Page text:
Most churches need a turnaround! Odds are, your church needs one, too. By that, I mean, we all need to experience renewed life and health in our church families. The sad thing is that many ignore the need for revitalization until it’s too late. In Revelation 3:1-2, this startling warning is given to the church at Sardis, “I know your deeds; you have a reputation of being alive, but you are dead. Wake up! Strengthen what remains which is about to die…” Turnaround is a commitment to “strengthen what remains” realizing that if we don’t, we will die.
Turnaround starts with a reality check — facing the truth about our situation. Unfortunately, certain misgivings and apprehensions keep a church from admitting their need for a turnaround. Much of the angst comes from myths that surround Turnaround. Here are a few myths that I’ve observed congregations falsely believe.
Myth #1 The pastor is the only key. While the pastor is crucial to leading and casting the vision, he is not the only one needed. The congregation must be willing to work together and make the needed changes. Undue pressure is placed on the pastor to “make things happen.” Ultimately, Turnaround is God working through all of us to make His church what He wants it to be.
Myth #2 There is a program to follow. Turnaround starts with the heart, not with a method. The old saying goes like this: “Methods are many. Principles are few. Methods may vary, principles never do.” Programs won’t change a church. It’s the culture that needs to change. Church turnaround is about changing the heart of the culture, not adding programs.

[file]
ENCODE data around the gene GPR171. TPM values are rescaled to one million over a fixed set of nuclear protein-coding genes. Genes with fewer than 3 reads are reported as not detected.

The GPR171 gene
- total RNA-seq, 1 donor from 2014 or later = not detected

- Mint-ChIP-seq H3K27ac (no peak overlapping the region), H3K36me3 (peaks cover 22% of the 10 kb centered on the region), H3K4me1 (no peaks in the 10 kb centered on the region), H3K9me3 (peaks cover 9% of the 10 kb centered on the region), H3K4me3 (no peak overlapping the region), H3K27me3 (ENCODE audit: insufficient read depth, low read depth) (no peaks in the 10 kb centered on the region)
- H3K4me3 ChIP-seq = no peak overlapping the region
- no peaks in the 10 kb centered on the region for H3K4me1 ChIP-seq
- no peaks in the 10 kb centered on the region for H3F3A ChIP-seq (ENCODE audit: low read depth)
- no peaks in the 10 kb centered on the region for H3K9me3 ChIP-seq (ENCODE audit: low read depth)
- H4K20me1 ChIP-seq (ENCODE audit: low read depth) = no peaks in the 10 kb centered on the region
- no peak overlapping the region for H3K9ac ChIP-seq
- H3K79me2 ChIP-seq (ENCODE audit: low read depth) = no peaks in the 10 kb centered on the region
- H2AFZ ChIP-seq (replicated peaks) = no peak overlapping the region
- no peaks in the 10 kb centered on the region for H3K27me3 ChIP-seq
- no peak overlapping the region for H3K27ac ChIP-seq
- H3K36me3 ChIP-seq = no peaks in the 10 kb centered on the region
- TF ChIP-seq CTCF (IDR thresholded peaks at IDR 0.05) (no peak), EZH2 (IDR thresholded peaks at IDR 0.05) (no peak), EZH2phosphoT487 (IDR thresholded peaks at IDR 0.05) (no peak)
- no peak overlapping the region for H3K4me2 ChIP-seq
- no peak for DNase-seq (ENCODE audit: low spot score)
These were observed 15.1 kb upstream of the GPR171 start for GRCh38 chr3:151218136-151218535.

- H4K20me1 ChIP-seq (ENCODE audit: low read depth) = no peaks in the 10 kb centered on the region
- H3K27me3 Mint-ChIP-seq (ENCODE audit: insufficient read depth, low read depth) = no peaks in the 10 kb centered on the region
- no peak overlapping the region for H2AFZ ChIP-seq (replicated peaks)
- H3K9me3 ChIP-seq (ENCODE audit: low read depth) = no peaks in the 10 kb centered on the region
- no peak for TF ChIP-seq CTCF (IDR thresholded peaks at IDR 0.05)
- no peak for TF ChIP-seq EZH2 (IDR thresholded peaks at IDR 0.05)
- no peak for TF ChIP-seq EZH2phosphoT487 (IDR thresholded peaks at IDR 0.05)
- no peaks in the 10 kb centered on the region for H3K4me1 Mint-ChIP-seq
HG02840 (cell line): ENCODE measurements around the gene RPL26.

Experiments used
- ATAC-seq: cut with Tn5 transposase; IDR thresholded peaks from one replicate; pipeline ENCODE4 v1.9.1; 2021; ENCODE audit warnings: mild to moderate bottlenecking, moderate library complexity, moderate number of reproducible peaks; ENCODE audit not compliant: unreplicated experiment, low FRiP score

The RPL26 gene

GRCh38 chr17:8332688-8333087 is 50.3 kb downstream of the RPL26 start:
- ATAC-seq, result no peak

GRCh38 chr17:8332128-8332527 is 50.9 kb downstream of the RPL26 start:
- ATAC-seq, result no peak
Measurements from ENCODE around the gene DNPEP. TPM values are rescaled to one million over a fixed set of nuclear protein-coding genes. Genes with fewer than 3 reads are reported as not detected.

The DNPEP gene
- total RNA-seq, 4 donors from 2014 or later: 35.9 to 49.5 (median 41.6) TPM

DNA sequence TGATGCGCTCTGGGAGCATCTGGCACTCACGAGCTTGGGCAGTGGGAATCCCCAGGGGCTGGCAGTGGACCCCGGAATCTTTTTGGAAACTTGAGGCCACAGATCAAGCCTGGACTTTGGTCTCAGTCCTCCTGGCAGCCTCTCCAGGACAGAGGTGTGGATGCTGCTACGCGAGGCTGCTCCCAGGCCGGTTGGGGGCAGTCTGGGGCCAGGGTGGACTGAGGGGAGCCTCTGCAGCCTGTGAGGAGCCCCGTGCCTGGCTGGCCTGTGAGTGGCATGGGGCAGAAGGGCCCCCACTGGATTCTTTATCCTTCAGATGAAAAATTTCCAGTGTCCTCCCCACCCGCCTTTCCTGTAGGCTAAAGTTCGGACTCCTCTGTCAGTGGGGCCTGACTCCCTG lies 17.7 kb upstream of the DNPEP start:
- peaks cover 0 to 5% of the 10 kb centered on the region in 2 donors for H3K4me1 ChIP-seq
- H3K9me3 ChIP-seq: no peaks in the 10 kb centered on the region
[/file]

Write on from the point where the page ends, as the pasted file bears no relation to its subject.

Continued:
Myth #3 It will happen quickly. The fact is, it won’t. Gary McIntosh says revitalization takes from five to twelve years, and even longer in dire circumstances. We may long for a quick fix, but it takes time and patience to see lasting change. Frankly, we give up too soon! Both pastors and congregations need the persistence to stay and work together. The Apostle Paul exhorts us to “not get tired of doing what is right, for after a while we reap a harvest of blessing if we don’t give up!” (Galatians 6:9-10).
Myth #4 Its all about growing numerically. Often, attendance is the least important factor in defining a church’s health. Turnaround is not about getting bigger but getting better. We call it “turnaround” because change is needed. It is more than getting a crowd, it about becoming a healthier church. If you and your congregation are not ready for change and lots of it, you’re not ready for a turnaround.
Myth #5 Everyone will be on board. Turnaround gets sidelined because we try to please everyone. When change comes, sadly, some people will get upset. My recommendation is to love everyone but move forward with those who want to move forward. Don’t fight the old guard. One pastor commented that there is “health in the pastor to let people go.” Clinging on to people may be the wrong thing to do. He went on to say, “In my soul, this is going to be okay.”